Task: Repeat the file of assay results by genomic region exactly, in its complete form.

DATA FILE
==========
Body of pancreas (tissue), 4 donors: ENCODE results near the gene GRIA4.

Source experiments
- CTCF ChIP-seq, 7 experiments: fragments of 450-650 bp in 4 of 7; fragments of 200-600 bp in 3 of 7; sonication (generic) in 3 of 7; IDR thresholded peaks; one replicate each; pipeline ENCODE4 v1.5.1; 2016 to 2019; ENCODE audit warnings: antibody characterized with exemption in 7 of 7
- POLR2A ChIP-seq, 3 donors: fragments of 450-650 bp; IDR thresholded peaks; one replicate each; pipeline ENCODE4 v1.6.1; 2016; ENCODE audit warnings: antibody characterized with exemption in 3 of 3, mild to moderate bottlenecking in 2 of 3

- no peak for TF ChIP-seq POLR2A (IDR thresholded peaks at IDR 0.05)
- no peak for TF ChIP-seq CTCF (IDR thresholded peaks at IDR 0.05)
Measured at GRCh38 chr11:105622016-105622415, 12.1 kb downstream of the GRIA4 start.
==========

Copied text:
Body of pancreas (tissue), 4 donors: ENCODE results near the gene GRIA4.

Source experiments
- CTCF ChIP-seq, 7 experiments: fragments of 450-650 bp in 4 of 7; fragments of 200-600 bp in 3 of 7; sonication (generic) in 3 of 7; IDR thresholded peaks; one replicate each; pipeline ENCODE4 v1.5.1; 2016 to 2019; ENCODE audit warnings: antibody characterized with exemption in 7 of 7
- POLR2A ChIP-seq, 3 donors: fragments of 450-650 bp; IDR thresholded peaks; one replicate each; pipeline ENCODE4 v1.6.1; 2016; ENCODE audit warnings: antibody characterized with exemption in 3 of 3, mild to moderate bottlenecking in 2 of 3

- no peak for TF ChIP-seq POLR2A (IDR thresholded peaks at IDR 0.05)
- no peak for TF ChIP-seq CTCF (IDR thresholded peaks at IDR 0.05)
Measured at GRCh38 chr11:105622016-105622415, 12.1 kb downstream of the GRIA4 start.